Sigismund Báthory

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The native form of this personal name is Báthory Zsigmond. This article uses the Western name order.
Sigismund Báthory
Born Zsigmond Báthory
(1572-03-20)March 20, 1572
Nagyvárad (today Oradea)
Died March 27, 1613(1613-03-27) (aged 41)[1]
Nationality Hungarian
Ethnicity Hungarian
Religion Roman Catholic
Spouse(s) Archduchess Maria Christina of Austria (1574-1621)

Sigismund Báthory (Hungarian: Báthory Zsigmond, Romanian: Sigismund Bathory) (1572 – March 27, 1613) was Prince of Transylvania.


Hailing from the Báthory family's Somlyó branch, he was the son of Christopher Báthory, Voievod of Transylvania, and nephew of Stephen Báthory, King of Poland. He was elected prince in his father's lifetime, but being quite young at his father's death, the government was entrusted to a regency.[2]

In 1588 he attained his majority, and joined the league of Christian Princes against the Turks. The obvious danger of such a course caused no small anxiety in the principality, and the diet of Torda (today: Turda, Romania) even went so far as to demand a fresh coronation oath from Sigismund. Upon his refusal to render it, the council members threatened him with deposition. Ultimately Báthory got the better of his opponents, and executed all whom he got into his hands (1595).[3]

In 1595, at Gyulafehérvár (today Alba Iulia), Sigismund Báthory signed a treaty with Michael the Brave, the Voivod of Wallachia, in which Wallachia came under sovereignty of Transylvania, requiring Sigismund to send Michael the Brave an aid for fighting the Ottomans.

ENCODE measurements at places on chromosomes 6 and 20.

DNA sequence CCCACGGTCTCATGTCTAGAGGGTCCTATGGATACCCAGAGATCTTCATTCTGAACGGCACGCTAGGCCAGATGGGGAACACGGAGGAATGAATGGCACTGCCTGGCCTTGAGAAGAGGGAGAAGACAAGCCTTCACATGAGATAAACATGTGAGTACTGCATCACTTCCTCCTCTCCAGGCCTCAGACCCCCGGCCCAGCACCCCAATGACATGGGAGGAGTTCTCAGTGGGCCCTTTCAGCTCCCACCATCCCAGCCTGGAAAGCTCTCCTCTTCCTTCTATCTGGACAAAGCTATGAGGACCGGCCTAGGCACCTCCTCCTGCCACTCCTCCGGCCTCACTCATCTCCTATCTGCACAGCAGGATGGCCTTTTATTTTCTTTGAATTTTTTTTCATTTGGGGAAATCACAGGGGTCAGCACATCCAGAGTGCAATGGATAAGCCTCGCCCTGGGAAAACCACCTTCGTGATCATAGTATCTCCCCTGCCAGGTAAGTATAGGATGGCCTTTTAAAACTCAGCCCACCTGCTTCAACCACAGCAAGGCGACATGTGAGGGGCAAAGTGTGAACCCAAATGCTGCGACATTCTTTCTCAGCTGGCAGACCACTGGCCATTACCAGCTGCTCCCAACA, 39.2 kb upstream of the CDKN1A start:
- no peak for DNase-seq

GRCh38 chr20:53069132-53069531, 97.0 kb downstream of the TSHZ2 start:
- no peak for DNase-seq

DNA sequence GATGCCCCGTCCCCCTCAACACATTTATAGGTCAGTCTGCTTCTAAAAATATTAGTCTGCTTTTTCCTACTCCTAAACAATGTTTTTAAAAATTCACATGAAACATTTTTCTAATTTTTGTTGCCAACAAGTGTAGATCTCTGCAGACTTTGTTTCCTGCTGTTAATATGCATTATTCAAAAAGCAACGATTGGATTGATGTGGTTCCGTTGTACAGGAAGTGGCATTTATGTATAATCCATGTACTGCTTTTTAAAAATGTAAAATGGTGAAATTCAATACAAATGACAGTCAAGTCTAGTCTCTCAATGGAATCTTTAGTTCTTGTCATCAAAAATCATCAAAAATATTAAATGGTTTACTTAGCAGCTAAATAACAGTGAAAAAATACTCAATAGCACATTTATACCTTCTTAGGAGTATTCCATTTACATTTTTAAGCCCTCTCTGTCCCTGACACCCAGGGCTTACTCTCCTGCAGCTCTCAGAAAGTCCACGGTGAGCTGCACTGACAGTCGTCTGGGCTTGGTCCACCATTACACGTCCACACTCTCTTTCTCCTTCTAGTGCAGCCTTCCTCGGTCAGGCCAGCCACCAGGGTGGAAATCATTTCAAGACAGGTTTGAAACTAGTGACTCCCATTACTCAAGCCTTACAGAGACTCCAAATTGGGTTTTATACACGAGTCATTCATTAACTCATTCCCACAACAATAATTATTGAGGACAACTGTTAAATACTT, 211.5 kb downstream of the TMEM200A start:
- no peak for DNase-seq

On August 13, 1595 at the Battle of Călugăreni near the Neajlov river, Michael defeated a Turkish army led by Sinan Pasha. Despite the victory Michael, having too few troops to continue the war, retreated toward Transylvania. Joining Sigismund Báthory's 40,000-strong army led by István Bocskay, they liberated Târgovişte (October 8, 1595), Bucharest (October 12, 1595) and Brăila. Wallachia was liberated on October 29, 1595.

The turning-point of his career was his separation from his wife, Archduchess Maria Christina of Austria (1574-1621) (daughter of Archduke Charles II of Inner Austria), in 1599, an event followed by his own abdication the same year. It was on this occasion that he offered the throne of Transylvania to Rudolph II, Holy Roman Emperor and King of Hungary, in exchange for the duchy of Opole in Silesia. As Duke of Opole he also was a Prince of the Holy Roman Empire.[4]

In April 1598 Sigismund resigned as Prince of Transylvania in favor of Emperor Rudolf, reversed his decision in October 1598, and then resigned again in favor of Cardinal Andrew Báthory, his cousin. This allowed Transylvania to fall under the influence of the King of Poland. Michael the Brave reestablished an alliance with Emperor Rudolf, began a campaign against Andrew on October 5, 1599, and became Prince of Transylvania in November 1599, while the Habsburg general Giorgio Basta entered Transylvania from the west at the same time.

In 1600, however, Sigismund at the head of an army of Poles and Cossacks, attempted to recover his throne again, but was routed by Michael the Brave, voivode of Moldavia and Wallachia, at Suceava. In February 1601 the diet of Kolozsvár (today: Cluj-Napoca, Romania) reinstated him, but again he was driven out, after the Battle of Goroszló, by Michael the Brave and general Giorgio Basta, never to return. He died at Prague in 1613.[4]

His reign was described by the contemporary Baranyai Decsi Janos in his chronicle link

See also[edit]

For other nobles of the same name, please see Sigismund.


  1. ^ "Baranyai Decsi János: Baranyai Decsi János magyar históriája / Könyv". Retrieved January 2014. 
  2. ^ Bain 1911, p. 513.
  3. ^ Bain 1911, pp. 513–514.
  4. ^ a b Bain 1911, p. 514.


External links[edit]

Sigismund Báthory
Born: 1572 Died: 27 March 1613
Regnal titles
Preceded by
Christopher Báthory
Voivode of Transylvania
Succeeded by
office abolished
Preceded by
Stephen Báthory
Prince of Transylvania
Succeeded by
Preceded by
Prince of Transylvania
Succeeded by
Andrew Báthory
Prince of Transylvania
Succeeded by
Prince of Transylvania
Notes and references
1. Regnal Chronologies